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CITY STREETS (director: Rouben Mamoulian; screenwriters: Oliver H.P. Garrett/Max Marcin/based on a story by Dashiell Hammett; cinematographer: Lee Garmes; editor: William Shea; music: Sidney B. Cutner; cast: Gary Cooper (The Kid), Sylvia Sidney (Nan Cooley), Paul Lukas (Big Fella Maskal), Guy Kibbee (Pop Cooley), Stanley Fields (Blackie), Betty Sinclair (Pansy), Bert Hanlon (Baldy), William Boyd (McCoy), Wynne Gibson (Agnes); Runtime: 82; MPAA Rating: NR; producer: E. Lloyd Sheldon; Paramount; 1931)
“A romance story cloaked in the garb of an outdated crime drama.”

Reviewed by Dennis Schwartz

A romance story cloaked in the garb of an outdated crime drama about bootleggers during Prohibition. Al Capone liked the film, identifying with the mobsters who acted like businessmen with clean hands. Rouben Mamoulian (“Applause”-1929), in his second film, directs in an arty style that creates an unreal world of gangsters and swells. It’s a film that flourishes in its cinematic touches–all the many killings take place off-camera, a long cigar ash is used to establish an alibi based on time and the hit contracts are handled with subtle offhand comments rather than brazen Cagney-like gangster bluster. It’s adapted from Dashiell Hammett’s screenplay.

Gary Cooper plays a rube, known only as the Kid, who works as a sharpshooter in an amusement park shooting gallery–pleased to show off his great skills as a marksman. His girlfriend is Nan Cooley (Sylvia Sidney) the daughter of Pop Cooley (Guy Kibbee), a mobster in the beer rackets. The clean-cut nice guy refuses to join the rackets and the easy money, despite Nan’s bubbly urgings about how wonderful it is to work for the mob.

Nan is caught trying to throw away the murder weapon her dad used to bump off Blackie (Stanley Fields), a gangster running things for the Big Fella (Paul Lukas), who got into disfavor because he objected to the boss’s advances on his girlfriend Agnes (Wynne Gibson). When Nan is not sprung by the mob as promised by Pop, she goes to the stir for not squealing and becomes embittered with the beer racketeers for not fulfilling their promise. She is only glad her boyfriend is not a gangster. But to her surprise, the Kid is sweet talked into joining the gang by Pop for the noble reason of raising money for her expensive lawyers and quickly rises to a top position.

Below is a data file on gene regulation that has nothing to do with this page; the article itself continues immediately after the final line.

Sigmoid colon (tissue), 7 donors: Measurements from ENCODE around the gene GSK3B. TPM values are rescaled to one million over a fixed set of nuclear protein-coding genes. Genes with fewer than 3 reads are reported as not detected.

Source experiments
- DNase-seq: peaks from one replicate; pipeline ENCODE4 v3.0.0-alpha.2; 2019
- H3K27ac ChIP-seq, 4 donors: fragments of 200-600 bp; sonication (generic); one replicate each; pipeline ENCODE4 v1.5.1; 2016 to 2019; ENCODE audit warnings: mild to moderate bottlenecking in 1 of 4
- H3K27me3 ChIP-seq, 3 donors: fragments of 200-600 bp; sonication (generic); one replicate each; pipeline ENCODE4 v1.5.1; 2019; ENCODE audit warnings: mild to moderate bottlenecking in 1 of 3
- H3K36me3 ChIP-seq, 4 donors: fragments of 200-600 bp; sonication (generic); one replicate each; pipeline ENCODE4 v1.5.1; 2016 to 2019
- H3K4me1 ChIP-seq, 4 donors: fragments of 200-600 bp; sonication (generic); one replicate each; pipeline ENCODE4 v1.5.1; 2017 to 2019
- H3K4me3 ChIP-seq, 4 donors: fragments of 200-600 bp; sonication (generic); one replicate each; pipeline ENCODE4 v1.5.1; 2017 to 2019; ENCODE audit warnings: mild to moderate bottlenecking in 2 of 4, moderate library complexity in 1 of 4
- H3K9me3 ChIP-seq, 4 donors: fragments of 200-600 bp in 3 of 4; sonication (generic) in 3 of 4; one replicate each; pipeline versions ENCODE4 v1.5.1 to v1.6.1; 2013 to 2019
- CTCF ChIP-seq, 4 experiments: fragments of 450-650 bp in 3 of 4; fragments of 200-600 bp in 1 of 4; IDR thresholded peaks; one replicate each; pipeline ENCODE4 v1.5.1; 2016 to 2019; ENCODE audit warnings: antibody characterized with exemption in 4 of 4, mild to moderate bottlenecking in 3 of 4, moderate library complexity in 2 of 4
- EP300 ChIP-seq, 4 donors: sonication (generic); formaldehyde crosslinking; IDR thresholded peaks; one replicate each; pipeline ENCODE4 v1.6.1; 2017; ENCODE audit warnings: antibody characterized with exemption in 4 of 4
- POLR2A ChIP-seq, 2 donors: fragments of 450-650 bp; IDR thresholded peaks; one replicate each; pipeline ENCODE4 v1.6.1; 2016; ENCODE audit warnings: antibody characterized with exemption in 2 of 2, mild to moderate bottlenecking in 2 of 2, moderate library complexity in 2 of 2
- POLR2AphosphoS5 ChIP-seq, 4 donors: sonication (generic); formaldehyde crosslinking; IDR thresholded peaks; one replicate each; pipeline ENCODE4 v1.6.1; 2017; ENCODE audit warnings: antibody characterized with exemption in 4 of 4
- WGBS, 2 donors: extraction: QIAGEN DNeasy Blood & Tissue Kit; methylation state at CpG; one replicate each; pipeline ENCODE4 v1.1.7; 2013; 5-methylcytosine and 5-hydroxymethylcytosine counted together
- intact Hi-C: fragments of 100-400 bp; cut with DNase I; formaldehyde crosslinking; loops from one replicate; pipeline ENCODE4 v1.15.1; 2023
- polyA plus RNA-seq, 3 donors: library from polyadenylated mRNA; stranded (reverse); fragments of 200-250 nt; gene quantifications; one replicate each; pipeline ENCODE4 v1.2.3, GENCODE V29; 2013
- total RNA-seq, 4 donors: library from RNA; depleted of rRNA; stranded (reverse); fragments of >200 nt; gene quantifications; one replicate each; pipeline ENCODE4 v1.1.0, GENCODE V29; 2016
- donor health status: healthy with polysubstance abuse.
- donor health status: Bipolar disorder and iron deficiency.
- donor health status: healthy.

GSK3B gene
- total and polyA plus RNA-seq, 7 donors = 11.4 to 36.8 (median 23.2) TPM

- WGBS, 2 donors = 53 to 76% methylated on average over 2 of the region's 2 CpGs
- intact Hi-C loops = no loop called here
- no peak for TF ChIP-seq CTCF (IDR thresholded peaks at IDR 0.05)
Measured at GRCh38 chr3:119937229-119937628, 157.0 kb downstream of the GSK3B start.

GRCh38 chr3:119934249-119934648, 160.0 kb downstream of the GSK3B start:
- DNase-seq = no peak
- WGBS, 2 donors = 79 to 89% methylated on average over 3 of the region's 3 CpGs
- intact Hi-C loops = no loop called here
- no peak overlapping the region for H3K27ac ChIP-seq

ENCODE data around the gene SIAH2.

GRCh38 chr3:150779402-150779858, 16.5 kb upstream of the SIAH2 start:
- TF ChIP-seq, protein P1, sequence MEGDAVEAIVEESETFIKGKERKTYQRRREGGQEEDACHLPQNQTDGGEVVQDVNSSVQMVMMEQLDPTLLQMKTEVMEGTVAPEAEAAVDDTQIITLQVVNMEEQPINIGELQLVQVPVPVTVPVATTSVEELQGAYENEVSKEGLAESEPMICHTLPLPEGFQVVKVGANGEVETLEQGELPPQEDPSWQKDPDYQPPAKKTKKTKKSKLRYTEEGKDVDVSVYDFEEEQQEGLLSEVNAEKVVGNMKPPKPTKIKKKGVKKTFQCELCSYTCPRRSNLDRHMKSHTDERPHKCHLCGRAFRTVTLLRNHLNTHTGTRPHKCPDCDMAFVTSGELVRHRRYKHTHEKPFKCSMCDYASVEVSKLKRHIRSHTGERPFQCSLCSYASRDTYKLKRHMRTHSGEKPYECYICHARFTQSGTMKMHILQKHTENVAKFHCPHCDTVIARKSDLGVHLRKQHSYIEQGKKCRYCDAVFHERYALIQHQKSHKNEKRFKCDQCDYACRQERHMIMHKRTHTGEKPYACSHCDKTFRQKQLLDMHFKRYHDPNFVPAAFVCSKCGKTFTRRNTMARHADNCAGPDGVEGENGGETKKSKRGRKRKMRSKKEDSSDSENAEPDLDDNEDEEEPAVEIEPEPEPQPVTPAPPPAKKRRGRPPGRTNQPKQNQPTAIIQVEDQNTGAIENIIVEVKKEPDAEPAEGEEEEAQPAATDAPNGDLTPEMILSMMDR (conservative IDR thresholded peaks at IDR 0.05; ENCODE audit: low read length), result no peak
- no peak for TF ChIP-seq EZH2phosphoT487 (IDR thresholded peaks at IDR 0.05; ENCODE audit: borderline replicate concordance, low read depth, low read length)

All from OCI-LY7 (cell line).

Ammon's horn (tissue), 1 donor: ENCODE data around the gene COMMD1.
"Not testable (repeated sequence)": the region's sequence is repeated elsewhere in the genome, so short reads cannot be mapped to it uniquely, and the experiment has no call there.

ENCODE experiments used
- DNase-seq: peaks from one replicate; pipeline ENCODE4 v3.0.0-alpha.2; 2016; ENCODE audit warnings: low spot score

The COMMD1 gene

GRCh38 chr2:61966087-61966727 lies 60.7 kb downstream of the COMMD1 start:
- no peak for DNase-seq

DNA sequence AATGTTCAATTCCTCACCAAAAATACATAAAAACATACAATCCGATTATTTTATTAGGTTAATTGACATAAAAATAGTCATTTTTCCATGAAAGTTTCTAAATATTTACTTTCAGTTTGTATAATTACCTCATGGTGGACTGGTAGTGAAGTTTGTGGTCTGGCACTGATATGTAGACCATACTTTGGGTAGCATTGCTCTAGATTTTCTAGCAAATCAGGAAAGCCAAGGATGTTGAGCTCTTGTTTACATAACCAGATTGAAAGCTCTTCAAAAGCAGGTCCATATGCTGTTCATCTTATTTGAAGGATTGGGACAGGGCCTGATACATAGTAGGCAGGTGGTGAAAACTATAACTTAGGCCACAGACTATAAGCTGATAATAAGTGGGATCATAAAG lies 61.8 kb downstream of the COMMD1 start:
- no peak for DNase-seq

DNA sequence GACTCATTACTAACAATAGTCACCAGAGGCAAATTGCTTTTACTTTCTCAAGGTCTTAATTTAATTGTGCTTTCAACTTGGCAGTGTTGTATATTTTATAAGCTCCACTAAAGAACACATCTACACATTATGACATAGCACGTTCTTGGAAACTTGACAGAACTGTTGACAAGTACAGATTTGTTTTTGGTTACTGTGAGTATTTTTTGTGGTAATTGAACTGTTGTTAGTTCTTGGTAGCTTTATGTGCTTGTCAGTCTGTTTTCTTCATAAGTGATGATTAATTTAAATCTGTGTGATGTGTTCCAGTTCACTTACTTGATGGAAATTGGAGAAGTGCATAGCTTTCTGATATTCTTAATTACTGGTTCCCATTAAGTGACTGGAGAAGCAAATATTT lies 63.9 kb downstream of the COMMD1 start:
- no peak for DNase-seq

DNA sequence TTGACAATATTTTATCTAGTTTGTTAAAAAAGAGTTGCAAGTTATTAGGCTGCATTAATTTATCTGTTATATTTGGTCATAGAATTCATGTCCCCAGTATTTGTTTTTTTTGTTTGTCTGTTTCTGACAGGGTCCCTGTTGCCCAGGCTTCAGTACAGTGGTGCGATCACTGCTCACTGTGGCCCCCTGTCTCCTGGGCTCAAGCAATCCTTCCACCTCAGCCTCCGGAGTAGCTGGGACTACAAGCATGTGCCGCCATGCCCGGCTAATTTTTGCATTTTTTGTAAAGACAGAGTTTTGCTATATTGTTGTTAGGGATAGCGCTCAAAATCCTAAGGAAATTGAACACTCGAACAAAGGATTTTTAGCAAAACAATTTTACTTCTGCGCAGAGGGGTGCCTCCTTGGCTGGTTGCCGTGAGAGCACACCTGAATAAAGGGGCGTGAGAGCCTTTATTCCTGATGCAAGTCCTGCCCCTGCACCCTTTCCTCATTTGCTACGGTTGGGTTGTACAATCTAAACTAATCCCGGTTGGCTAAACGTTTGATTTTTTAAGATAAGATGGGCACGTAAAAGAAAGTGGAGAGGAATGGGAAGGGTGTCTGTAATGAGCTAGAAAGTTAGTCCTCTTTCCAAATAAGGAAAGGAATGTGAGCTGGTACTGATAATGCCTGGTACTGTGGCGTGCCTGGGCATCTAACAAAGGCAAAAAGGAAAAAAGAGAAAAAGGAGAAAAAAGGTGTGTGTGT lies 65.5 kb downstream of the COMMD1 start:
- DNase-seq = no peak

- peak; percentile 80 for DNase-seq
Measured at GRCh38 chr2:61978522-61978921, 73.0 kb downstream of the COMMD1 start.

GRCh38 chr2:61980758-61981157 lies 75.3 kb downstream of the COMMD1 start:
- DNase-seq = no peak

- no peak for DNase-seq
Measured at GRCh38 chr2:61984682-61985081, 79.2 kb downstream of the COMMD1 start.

Warning: spoiler to follow in next paragraph.

Upon Nan’s release, the womanizing Big Fella makes a play for her over the Kid’s objections. The upset Big Fella gets his henchmen to hit the Kid but fails. Nan decides to pretend to the Big Fella she wants to be with him, but goes over to his house with the intention of bumping him off. The Big Fella discovers the gun in her purse and throws it on a chair. Agnes, who was just giving the boot as the Big Fella’s moll, lingers in the house packing and when she gets the chance picks up the gun and plugs the Big Fella in an act of revenge. The Kid returns and saves Nan from a one-way buggy ride with the mobsters, who think she killed their boss as Agnes claims. The Kid also rescues Nan from this corrupt way of city life and drives off with her after quitting the beer racket.

The pleasures in Mamoulian’s gangster film are derived from the striking visual style, which is done in the same manner as Sternberg’s Underworld (1927).

REVIEWED ON 10/26/2004 GRADE: C+

Dennis Schwartz: “Ozus’ World Movie Reviews”